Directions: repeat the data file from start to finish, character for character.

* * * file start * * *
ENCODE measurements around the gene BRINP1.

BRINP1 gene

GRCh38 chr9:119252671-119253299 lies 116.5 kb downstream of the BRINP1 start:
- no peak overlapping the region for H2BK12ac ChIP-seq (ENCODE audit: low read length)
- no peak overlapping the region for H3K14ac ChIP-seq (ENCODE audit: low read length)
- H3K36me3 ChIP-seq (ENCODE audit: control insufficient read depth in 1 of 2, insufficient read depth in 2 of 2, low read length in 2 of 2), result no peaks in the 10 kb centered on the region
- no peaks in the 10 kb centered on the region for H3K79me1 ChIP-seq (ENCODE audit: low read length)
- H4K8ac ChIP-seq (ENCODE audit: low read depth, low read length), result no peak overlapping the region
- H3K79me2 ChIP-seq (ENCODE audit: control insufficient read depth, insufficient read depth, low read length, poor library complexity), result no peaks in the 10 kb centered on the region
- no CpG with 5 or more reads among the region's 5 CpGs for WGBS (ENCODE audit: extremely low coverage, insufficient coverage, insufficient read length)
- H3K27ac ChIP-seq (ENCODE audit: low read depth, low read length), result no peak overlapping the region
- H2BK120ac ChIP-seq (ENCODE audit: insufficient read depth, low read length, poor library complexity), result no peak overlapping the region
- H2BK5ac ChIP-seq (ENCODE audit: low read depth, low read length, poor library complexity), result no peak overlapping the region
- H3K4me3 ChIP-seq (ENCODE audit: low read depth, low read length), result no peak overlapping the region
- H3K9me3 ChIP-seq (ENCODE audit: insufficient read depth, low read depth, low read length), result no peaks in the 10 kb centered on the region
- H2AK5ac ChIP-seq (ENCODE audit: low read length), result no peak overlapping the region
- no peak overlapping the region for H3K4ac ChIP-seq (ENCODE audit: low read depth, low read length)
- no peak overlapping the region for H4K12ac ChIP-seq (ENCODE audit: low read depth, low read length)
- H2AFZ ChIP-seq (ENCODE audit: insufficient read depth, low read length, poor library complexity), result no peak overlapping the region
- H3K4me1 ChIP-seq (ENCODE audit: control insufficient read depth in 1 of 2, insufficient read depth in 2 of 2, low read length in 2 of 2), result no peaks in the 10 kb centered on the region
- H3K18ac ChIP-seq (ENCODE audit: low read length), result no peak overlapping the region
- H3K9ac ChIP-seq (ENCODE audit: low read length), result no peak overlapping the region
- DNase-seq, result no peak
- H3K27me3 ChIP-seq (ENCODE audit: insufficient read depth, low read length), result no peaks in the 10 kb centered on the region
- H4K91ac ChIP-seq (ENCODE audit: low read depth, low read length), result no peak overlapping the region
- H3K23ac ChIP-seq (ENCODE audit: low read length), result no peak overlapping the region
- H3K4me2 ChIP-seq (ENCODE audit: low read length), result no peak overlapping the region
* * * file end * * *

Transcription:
ENCODE measurements around the gene BRINP1.

BRINP1 gene

GRCh38 chr9:119252671-119253299 lies 116.5 kb downstream of the BRINP1 start:
- no peak overlapping the region for H2BK12ac ChIP-seq (ENCODE audit: low read length)
- no peak overlapping the region for H3K14ac ChIP-seq (ENCODE audit: low read length)
- H3K36me3 ChIP-seq (ENCODE audit: control insufficient read depth in 1 of 2, insufficient read depth in 2 of 2, low read length in 2 of 2), result no peaks in the 10 kb centered on the region
- no peaks in the 10 kb centered on the region for H3K79me1 ChIP-seq (ENCODE audit: low read length)
- H4K8ac ChIP-seq (ENCODE audit: low read depth, low read length), result no peak overlapping the region
- H3K79me2 ChIP-seq (ENCODE audit: control insufficient read depth, insufficient read depth, low read length, poor library complexity), result no peaks in the 10 kb centered on the region
- no CpG with 5 or more reads among the region's 5 CpGs for WGBS (ENCODE audit: extremely low coverage, insufficient coverage, insufficient read length)
- H3K27ac ChIP-seq (ENCODE audit: low read depth, low read length), result no peak overlapping the region
- H2BK120ac ChIP-seq (ENCODE audit: insufficient read depth, low read length, poor library complexity), result no peak overlapping the region
- H2BK5ac ChIP-seq (ENCODE audit: low read depth, low read length, poor library complexity), result no peak overlapping the region
- H3K4me3 ChIP-seq (ENCODE audit: low read depth, low read length), result no peak overlapping the region
- H3K9me3 ChIP-seq (ENCODE audit: insufficient read depth, low read depth, low read length), result no peaks in the 10 kb centered on the region
- H2AK5ac ChIP-seq (ENCODE audit: low read length), result no peak overlapping the region
- no peak overlapping the region for H3K4ac ChIP-seq (ENCODE audit: low read depth, low read length)
- no peak overlapping the region for H4K12ac ChIP-seq (ENCODE audit: low read depth, low read length)
- H2AFZ ChIP-seq (ENCODE audit: insufficient read depth, low read length, poor library complexity), result no peak overlapping the region
- H3K4me1 ChIP-seq (ENCODE audit: control insufficient read depth in 1 of 2, insufficient read depth in 2 of 2, low read length in 2 of 2), result no peaks in the 10 kb centered on the region
- H3K18ac ChIP-seq (ENCODE audit: low read length), result no peak overlapping the region
- H3K9ac ChIP-seq (ENCODE audit: low read length), result no peak overlapping the region
- DNase-seq, result no peak
- H3K27me3 ChIP-seq (ENCODE audit: insufficient read depth, low read length), result no peaks in the 10 kb centered on the region
- H4K91ac ChIP-seq (ENCODE audit: low read depth, low read length), result no peak overlapping the region
- H3K23ac ChIP-seq (ENCODE audit: low read length), result no peak overlapping the region
- H3K4me2 ChIP-seq (ENCODE audit: low read length), result no peak overlapping the region